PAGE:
7 Popular French Movies for Kids to Boost Your Language Skills
Believe it or not, some of the best French films are children’s films, and the young and old alike are sure to enjoy the sweet, whimsical stories they tell.
Luckily for you, watching films—whether they’re made for kids or adults—can be a great way to learn French and expose yourself to the culture.
In fact, this simple and fun activity will help you build your vocabulary and practice your listening skills at the same time.
I’ve created the following guide to some of my personal favorite French children’s films!
- My Favorite French Movies for Kids
- Tips for Watching French Children’s Films
- And one more thing...
My Favorite French Movies for Kids
1. “Kirikou et la Sorcière”
English Title: “Kirikou and the Sorceress”
“Kirikou et la Sorcière” is a very popular animated French kids’ film that was released in 1998.
Directed by Michel Ocelot and Raymond Burlet, the movie takes place in an African village that’s been cursed by a sorceress named Karaba.
The curse has caused the village men to mysteriously disappear and the crops to dry up.
Brave little Kirikou is born into the village and as a young baby decides to travel to the Forbidden Mountain to visit the wise man who lives there and seek help in lifting the curse.
This is an excellent choice for anyone wanting to learn some unique vocabulary centered around magic and African culture. It’s also a must-see if you want to become acquainted with the most popular French children’s films.
2. “Une vie de chat”
English Title: “A Cat in Paris”
“Une vie de chat” is a fantastic French film that was released in 2010 and is directed by Alain Gagnol and Jean-Loup Felicioli.
The story is an animated adventure and crime film that centers around three very different and interesting main characters.
The first is Zoé, a little Parisian girl who no longer speaks due to the trauma of her father’s recent murder.
The second principal character is Nico, a good-natured burglar who steals jewels and other priceless artifacts for a living.
Lastly, the character who glues them together is none other than a cat who leads a double life—spending his days as a house cat with Zoé and sneaking out at night to accompany Nico on raids.
The two worlds become interwoven in more than one unexpected way as Zoé and Nico each run into trouble with gangster Victor Costa and his gang who are responsible for killing Zoé’s father.
Beautiful in many ways, this story is a favorite in France and will take you on a wild, realistic journey through the streets of Paris.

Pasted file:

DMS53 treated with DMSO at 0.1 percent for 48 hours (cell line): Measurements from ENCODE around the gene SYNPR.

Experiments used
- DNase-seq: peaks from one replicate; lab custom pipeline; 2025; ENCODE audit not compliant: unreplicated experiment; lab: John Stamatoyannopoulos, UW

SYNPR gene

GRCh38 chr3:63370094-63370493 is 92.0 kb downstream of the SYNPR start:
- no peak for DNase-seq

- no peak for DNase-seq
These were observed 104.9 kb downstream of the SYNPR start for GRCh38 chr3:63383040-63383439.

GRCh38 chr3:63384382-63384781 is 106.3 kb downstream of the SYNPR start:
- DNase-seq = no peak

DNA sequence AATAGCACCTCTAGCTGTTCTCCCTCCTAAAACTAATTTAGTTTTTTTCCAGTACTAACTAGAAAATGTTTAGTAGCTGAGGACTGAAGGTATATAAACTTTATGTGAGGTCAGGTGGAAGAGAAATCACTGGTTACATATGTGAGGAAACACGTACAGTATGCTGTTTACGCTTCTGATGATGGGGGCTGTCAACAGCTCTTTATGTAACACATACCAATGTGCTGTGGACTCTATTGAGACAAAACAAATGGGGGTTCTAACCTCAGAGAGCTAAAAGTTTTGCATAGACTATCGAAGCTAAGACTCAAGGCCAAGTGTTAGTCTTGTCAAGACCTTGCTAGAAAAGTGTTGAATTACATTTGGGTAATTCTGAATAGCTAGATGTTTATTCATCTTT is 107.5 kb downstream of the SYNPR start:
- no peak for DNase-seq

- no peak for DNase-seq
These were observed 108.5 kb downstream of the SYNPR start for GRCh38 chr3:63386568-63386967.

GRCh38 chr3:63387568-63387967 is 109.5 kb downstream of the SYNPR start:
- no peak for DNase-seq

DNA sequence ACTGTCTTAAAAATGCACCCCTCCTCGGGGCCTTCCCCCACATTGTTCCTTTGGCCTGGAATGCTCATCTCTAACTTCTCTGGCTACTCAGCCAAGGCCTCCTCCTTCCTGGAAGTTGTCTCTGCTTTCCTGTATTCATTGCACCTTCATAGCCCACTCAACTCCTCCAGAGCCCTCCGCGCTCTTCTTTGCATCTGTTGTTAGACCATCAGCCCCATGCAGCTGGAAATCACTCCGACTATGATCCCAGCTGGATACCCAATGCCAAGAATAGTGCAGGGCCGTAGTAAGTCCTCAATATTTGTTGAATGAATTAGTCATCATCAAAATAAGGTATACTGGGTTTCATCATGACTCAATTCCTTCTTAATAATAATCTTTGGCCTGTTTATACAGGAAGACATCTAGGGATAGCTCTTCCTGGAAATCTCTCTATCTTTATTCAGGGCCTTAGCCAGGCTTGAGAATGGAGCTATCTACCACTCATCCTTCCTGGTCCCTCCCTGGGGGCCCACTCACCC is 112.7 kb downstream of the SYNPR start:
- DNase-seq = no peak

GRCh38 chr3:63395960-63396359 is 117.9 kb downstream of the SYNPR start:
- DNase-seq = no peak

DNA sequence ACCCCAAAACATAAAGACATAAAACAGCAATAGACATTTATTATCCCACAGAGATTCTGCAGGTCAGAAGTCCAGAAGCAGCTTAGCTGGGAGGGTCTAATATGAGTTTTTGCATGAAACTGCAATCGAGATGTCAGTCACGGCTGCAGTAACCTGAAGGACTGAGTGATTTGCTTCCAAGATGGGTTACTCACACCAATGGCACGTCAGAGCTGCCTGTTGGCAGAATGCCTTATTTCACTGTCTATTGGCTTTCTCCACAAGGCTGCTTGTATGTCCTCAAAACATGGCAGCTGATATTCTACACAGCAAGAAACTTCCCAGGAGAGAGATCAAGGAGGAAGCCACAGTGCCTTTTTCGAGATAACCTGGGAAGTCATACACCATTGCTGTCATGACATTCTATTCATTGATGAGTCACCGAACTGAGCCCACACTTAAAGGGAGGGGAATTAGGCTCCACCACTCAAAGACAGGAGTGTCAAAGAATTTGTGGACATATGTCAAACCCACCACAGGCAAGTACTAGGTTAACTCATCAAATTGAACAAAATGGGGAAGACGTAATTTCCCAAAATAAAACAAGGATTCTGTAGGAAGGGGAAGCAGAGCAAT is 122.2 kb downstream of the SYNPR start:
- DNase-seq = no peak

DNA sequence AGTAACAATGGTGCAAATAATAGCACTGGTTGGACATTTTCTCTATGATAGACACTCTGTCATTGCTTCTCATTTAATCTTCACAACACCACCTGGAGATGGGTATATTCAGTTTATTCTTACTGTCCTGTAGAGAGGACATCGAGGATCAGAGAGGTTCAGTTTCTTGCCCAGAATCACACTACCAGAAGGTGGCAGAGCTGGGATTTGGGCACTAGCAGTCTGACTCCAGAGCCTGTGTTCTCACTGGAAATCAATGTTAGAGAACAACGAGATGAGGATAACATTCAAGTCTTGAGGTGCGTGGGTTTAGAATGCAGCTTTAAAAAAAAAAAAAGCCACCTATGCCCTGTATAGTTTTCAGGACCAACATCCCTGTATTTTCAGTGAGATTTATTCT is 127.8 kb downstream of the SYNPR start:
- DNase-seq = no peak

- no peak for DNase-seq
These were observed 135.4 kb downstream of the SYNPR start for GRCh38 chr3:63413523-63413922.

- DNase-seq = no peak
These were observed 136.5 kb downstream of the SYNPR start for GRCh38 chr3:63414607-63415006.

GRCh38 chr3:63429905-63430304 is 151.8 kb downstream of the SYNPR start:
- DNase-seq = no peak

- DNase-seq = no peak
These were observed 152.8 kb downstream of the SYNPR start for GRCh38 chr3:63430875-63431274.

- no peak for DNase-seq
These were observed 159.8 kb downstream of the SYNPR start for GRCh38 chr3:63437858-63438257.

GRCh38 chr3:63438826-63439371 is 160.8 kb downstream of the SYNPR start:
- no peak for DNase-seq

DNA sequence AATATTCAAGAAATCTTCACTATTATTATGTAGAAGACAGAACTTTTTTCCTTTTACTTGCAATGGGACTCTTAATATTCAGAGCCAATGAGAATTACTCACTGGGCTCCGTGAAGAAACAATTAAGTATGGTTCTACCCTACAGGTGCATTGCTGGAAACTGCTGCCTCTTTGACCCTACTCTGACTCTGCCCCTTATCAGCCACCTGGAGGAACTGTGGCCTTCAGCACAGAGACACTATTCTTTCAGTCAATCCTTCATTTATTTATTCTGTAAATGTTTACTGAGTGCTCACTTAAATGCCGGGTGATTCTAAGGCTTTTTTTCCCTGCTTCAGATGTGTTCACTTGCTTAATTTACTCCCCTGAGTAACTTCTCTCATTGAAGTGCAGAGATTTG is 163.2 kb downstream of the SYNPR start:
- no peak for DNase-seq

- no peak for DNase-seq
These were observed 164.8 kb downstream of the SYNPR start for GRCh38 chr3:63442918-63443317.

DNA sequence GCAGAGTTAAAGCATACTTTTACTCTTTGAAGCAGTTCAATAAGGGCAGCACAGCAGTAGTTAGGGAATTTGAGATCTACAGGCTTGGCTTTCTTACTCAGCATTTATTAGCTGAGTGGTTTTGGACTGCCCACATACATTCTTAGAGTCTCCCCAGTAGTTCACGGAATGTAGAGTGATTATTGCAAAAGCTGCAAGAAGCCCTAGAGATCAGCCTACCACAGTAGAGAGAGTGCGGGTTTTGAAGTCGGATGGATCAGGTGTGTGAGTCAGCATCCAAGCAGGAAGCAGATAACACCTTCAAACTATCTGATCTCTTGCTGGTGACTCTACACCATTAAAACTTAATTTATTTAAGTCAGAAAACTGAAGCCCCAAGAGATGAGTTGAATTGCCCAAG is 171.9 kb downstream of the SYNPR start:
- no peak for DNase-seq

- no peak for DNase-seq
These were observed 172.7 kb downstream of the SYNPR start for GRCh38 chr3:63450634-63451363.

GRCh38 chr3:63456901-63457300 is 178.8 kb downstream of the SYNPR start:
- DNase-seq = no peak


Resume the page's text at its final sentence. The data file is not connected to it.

English Title: “Wolf”
Directed by Nicolas Vanier and released in 2009—this breathtaking, live-action film takes place in the cold, beautiful Siberian mountains.
The main character, Sergueï is a 16-year-old living in a clan in which his father is chief.
The clan has always fought with the predatory wolves who live in the area and who are a threat to their livestock and safety, yet Sergueï learns to connect with and love them.
The story follows his relationship with these extraordinary animals and his fight to keep them safe, while at the same time remaining loyal to his clan and to his father.
Perfect for practicing your French, you’ll also see some beautiful landscapes in this film and discover a unique and moving story.
4. “Les Malheurs de Sophie”
English Title: “Sophie’s Misfortunes”
A modern, live-action film, “Les Malheurs de Sophie” is directed by Christophe Honoré and was released in 2016.
The movie is based on stories written by Sophie Feodorovna Rostopchine—the Countess of Ségur—in the late 19th century.
The film tells the sweet story of young Sophie who’s very mischievous and disobedient, always getting into trouble with her cousin, Paul.
She eventually ends up living with the strict and horrible Madame Fichini and must learn to survive with the help of her two friends and their mother, Madame de Fleurville.
If you like the film, you should check out the book series as well. The first story is available online for free thanks to the Canopé Académie de Strasbourg.
5. “Le Grand Méchant Renard et autre contes”
English Title: “The Big Bad Fox and Other Tales”
“Le Grand Méchant Renard et autre contes” is a new film released in June 2017 and is directed by Benjamin Renner and Patrick Imbert.
It’s a truly adorable animated movie centered around the Big Bad Fox who is in fact, not all that bad.
You see, despite his attempts to make the chickens and other animals fear him, he’s not taken seriously and even winds up with three baby chicks that have mistaken him as their mother!